Farrah is beautiful, idealistic, yet vulnerable. Whenever I watched her, I was truly amazed by her strength. From standing up to her ex-boyfriend and stating that being a lesbian doesn’t take away her right to be a single mother and to being silent support to a depressed Lara, Farrah stood her ground. She was assertive, fairly dominant, and sensual as well. I’ve yet to see a character in BL dramas that has her inner strength. She loves wholeheartedly and is the kind of best friend that everyone needs in times of turmoil. In short, Farrah is someone whom you can lean on when things get difficult. She will hold you and make sure that you don’t fall.
Kookai (Vivoree Esclito, Hello Stranger)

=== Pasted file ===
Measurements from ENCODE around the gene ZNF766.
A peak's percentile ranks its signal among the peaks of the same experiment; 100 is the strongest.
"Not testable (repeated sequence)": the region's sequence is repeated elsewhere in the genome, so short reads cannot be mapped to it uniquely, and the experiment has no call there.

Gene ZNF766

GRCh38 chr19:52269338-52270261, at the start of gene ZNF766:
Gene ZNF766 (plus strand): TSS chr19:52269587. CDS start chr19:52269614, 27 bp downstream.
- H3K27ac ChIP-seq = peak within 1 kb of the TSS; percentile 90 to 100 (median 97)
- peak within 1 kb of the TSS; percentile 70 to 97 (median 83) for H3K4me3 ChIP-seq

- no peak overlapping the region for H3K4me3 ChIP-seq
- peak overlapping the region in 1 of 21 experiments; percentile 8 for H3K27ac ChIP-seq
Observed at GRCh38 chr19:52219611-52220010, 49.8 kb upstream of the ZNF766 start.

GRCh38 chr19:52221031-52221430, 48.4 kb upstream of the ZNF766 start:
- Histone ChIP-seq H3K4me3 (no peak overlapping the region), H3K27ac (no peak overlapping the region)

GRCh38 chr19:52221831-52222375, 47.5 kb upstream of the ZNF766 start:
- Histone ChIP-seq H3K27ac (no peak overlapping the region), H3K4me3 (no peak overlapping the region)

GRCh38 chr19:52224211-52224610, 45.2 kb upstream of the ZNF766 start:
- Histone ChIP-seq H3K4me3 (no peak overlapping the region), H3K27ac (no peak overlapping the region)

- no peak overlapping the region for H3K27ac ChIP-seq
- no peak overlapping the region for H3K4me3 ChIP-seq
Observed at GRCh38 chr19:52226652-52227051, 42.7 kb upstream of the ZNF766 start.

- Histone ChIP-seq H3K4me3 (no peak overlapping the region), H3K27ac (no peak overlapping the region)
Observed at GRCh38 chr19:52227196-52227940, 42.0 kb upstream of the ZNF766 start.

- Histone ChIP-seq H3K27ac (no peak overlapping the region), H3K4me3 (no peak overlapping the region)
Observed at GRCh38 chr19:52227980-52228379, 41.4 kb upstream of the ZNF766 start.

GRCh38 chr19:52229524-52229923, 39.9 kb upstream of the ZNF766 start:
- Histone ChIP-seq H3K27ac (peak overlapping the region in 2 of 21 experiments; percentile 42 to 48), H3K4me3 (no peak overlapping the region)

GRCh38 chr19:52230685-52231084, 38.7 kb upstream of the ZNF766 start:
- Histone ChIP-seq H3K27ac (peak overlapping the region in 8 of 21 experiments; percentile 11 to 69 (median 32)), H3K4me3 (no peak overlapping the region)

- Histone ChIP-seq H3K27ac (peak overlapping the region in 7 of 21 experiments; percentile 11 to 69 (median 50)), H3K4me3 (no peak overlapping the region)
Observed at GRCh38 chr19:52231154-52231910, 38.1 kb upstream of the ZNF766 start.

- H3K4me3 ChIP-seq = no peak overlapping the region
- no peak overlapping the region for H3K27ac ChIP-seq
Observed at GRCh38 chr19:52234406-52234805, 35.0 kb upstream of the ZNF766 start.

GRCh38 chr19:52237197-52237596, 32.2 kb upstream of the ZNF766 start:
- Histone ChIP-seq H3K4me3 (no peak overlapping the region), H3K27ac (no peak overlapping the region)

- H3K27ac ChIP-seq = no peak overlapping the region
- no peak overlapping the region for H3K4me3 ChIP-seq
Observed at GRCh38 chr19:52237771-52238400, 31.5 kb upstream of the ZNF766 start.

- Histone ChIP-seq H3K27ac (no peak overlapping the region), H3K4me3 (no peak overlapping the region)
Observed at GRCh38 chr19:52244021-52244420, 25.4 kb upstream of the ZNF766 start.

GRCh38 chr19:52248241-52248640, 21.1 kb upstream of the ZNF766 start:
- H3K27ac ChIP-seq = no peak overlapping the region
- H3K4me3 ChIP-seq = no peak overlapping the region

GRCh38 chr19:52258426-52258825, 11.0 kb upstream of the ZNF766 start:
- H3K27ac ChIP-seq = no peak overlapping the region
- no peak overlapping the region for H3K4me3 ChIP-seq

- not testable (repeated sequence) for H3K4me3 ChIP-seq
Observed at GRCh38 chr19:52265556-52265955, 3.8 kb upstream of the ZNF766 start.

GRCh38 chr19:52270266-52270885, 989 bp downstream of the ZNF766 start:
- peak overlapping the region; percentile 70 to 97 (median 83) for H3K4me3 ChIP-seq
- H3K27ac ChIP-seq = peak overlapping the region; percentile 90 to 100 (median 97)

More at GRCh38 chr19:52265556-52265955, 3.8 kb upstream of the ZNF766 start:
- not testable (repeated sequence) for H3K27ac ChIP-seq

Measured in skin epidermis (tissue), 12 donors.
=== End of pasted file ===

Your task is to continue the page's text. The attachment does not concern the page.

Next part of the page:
Kookai is a part of Young Padawans, the quirky gang of friends that are the main protagonist Mico’s support system. She has been in love with Mico forever. While her behavior was irritating in the initial episodes, Kookai is here because of her accepting nature. When Mico softly rejects her proposal, she doesn’t fall to her knees to plead with him. She is heartbroken but realistic. Also, when she learns about Mico’s apparent romantic interest in Xavier, Kookai isn’t disparaging at all. She is happy with his choices, and wholeheartedly supports him. I love how Pinoy BL dramas are handling the female protagonists even in these Support Roles. They are giving the female Fatales a whole new meaning and definition.
Cheche Bartolome (Rose Ann Pascua, Chasing Sunsets)